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Recent Hertfordshire Blog Posts


Hertfordshire Martyrs and Eastenders

Classed as one of the Home Counties Hertfordshire is in the east of England.
The name Hertford is derived from the Anglo-Saxon heort ford, meaning deer crossing (of a watercourse). Hertfordshire is first recorded in the Anglo-Saxon Chronicle in 1011. Deer are featured in many county emblems. It became a shire in the 10th Century.
The is evidence of human settlement dating from the Stone Age and also Neolithic farming. Roman occupation resulted in the local tribe the Catuvellauni submitting to roman rule and the formation of new towns, St Albans (Verulamium) being one of them and is were the first British martyrdom took place. St Alban is the patron Saint of the county and the coat of arms reflects this
After the romans departed, the unprotected county was quickly colonised by invading Saxons and it became part of the East Kingdom of the Saxons. This was quickly followed by the Mercian’s taking control and it becoming part of the West Anglian Mercian’s kingdom.
William the conqueror received the surrender of the English Lords at Berkhampstead. Because of its proximity to the capitol, the county became home to many of the nobility and aristocracy.
In 1903, Letchworth became the world's first garden city.
The county is home to Elstree studios as well as MGM British studios famous films include Star Wars, Harry Potter and the James Bond film Golden Eye. The director Stanley Kubrick worked and lived in the area. Big Brother, who want to be a millionaire and the EastEnders series are also filmed here.
Many famous writers are associated with the county.
Hertfordshire is the location of Jack Worthing's country house in Oscar Wilde's play The Importance of Being Earnest.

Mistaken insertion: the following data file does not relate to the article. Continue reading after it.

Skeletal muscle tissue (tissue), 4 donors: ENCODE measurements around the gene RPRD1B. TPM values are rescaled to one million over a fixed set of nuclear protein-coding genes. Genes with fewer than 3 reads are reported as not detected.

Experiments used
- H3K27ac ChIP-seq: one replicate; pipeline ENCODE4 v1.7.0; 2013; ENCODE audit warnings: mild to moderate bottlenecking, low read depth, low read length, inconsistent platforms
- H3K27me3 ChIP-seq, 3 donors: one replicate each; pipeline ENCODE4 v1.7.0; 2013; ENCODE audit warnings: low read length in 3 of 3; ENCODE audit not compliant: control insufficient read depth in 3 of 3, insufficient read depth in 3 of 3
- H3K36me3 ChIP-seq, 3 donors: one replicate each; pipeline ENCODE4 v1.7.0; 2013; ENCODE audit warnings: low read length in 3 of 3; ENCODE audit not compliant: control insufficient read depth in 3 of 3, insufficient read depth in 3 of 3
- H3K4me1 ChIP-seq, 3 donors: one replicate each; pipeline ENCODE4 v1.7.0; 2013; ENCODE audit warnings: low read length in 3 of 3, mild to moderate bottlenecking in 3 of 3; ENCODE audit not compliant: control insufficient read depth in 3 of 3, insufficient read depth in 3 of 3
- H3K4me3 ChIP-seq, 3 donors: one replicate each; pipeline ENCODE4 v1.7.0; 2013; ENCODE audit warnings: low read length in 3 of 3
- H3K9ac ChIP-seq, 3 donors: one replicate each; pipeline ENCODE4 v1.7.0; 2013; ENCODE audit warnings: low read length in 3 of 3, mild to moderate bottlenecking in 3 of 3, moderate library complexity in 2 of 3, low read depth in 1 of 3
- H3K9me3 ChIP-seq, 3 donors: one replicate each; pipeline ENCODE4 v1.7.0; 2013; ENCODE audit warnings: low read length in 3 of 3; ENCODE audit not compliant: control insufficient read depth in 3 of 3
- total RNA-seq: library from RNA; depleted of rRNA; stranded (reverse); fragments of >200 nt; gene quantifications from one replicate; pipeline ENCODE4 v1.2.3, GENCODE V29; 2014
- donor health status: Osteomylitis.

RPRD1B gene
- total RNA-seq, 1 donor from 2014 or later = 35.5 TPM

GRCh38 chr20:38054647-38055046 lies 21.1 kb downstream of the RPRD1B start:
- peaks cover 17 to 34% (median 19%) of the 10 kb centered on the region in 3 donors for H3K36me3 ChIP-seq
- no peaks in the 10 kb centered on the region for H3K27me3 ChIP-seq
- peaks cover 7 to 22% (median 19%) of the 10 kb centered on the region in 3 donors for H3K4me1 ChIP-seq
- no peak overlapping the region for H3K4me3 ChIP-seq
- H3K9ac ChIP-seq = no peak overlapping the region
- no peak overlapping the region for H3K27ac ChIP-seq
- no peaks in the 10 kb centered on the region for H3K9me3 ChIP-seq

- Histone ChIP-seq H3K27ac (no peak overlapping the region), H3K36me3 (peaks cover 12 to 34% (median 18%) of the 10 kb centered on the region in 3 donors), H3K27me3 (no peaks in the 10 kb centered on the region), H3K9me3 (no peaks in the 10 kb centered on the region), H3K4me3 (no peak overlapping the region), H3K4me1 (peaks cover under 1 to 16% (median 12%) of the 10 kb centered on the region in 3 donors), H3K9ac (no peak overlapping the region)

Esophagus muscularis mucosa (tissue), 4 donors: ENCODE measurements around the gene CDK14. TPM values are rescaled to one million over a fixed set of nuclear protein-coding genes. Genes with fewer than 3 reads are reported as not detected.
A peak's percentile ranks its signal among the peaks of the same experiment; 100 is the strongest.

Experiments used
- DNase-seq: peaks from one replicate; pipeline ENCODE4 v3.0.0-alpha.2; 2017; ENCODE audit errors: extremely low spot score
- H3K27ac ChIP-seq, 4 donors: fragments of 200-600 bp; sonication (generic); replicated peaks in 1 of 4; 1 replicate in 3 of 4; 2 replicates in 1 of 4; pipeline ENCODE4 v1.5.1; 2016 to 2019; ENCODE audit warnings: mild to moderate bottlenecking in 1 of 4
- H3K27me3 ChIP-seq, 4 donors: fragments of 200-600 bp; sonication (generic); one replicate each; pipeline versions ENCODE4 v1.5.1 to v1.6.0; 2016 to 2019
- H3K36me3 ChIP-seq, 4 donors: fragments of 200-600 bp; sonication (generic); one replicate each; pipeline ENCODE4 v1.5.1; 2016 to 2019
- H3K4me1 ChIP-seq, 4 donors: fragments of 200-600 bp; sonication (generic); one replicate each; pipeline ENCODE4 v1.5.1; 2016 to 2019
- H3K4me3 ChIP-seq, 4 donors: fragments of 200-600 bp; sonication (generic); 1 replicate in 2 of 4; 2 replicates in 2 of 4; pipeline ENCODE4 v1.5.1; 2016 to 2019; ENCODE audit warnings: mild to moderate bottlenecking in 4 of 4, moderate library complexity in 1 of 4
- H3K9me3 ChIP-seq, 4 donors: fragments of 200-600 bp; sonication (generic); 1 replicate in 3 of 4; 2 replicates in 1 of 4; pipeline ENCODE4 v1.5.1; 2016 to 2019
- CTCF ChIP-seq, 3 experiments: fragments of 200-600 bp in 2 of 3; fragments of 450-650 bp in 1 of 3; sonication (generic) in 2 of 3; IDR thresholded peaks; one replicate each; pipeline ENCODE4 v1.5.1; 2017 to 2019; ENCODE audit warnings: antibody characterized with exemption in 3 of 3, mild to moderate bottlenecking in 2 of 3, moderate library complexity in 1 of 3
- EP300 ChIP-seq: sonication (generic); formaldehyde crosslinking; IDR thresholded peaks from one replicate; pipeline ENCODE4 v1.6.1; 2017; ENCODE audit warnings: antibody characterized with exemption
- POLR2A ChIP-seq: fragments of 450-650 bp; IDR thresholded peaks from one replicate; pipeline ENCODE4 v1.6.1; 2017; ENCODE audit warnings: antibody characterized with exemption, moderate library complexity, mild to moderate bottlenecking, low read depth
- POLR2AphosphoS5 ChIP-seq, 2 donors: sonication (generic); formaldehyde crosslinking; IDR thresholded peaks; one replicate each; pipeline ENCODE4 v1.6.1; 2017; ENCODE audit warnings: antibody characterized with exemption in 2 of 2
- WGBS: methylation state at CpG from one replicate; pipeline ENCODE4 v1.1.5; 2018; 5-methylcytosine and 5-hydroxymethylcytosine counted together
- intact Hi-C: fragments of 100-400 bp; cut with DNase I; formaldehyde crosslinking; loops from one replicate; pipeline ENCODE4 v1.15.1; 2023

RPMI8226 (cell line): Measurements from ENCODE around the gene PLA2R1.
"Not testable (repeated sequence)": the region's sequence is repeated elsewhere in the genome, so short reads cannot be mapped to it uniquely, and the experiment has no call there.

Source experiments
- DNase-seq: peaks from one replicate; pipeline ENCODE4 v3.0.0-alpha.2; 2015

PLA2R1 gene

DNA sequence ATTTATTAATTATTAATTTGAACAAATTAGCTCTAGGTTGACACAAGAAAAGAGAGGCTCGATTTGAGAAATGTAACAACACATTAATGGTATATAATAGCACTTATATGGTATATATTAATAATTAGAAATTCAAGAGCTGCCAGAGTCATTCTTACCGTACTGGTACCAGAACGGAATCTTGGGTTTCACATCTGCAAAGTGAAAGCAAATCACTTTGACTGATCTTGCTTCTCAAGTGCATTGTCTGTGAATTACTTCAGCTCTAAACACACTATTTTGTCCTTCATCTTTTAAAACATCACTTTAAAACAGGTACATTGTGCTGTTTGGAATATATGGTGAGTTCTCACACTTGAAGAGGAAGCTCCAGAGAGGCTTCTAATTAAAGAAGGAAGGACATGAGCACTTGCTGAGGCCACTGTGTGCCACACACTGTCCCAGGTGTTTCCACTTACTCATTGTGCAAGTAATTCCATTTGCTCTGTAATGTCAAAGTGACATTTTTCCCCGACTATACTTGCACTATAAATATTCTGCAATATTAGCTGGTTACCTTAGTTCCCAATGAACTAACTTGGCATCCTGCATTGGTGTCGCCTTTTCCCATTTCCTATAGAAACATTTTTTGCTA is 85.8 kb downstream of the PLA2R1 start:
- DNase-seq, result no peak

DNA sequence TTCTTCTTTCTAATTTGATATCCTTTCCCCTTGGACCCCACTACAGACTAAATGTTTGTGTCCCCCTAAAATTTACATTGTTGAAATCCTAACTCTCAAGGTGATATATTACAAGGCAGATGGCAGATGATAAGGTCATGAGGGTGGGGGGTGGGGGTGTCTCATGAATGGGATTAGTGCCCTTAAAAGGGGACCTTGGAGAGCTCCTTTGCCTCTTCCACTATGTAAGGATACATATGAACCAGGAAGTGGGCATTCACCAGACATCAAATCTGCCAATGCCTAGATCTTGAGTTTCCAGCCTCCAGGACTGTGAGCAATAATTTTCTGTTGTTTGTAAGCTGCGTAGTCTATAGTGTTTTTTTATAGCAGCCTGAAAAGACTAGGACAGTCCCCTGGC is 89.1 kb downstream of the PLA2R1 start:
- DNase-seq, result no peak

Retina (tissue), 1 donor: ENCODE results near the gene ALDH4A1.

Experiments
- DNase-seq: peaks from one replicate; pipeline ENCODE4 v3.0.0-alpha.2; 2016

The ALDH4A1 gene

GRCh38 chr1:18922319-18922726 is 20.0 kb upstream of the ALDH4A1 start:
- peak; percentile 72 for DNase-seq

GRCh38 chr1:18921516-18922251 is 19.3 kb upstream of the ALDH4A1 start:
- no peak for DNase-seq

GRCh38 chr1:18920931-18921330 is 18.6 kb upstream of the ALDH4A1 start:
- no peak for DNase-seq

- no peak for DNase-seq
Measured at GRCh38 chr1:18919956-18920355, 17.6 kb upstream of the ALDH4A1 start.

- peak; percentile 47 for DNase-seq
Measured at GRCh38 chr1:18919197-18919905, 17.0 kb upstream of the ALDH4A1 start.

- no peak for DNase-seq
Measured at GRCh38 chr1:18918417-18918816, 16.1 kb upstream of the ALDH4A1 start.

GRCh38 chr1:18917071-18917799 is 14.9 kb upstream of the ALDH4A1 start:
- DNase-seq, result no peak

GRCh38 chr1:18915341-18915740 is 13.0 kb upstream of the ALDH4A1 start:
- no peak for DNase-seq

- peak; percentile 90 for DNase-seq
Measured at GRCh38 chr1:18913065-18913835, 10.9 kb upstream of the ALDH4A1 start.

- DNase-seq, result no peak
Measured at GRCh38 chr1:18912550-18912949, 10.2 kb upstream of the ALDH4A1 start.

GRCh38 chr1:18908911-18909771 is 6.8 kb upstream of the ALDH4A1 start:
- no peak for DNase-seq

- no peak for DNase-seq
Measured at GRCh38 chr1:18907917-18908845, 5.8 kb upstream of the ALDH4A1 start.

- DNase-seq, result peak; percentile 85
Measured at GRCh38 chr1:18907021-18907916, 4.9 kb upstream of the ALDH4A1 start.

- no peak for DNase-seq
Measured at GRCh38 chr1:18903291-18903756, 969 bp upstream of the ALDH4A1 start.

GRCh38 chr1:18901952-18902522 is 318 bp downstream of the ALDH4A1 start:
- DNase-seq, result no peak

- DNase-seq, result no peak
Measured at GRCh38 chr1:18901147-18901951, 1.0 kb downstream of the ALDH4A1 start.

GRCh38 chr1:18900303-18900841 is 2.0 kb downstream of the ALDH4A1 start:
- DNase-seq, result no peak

Pride and Prejudice by Jane Austen is primarily set in Hertfordshire. Topographical scholars place the town of Meryton either as Hertford or Hemel Hempstead, based on how far Mr Collins travels on the post from Watford, in either an easterly or westerly direction. The former location places the Bennet family home Longbourn as the town of Ware.
Mr Jarndyce's Bleak House in Charles Dickens's Bleak House is near St. Albans in Hertfordshire.
Howards End by E.M. Forster was based on Rooks Nest House just outside Stevenage, in the novel; Forster describes Hertfordshire as "England at its quietest".
Manor Farm and The Great Barn Wallington both feature in the novel Animal Farm, George Orwell based his book on the village of Wallington, Hertfordshire where he lived between 1936 and 1940.
Celebrities born in Hertfordshire include Rupert Grint, George Michael, Guy Ritchie, Vinnie Jones, Victoria Beckham, Sarah Brightman, Geri Halliwell, and Simon Le Bon.
Despite the built up areas, much of the county is given over to agriculture. There are many places to visit with interest for all the family and include:-

St Albans Cathedral
Aldenham Country Park
Berkhamsted Castle
Butterfly World, Chiswell Green
Hatfield House – Jacobean house, gardens and park

Towns in Hertfordshire

Activities in Hertfordshire

House and Gardens

Hatfield House - Where the city ends and the country begins

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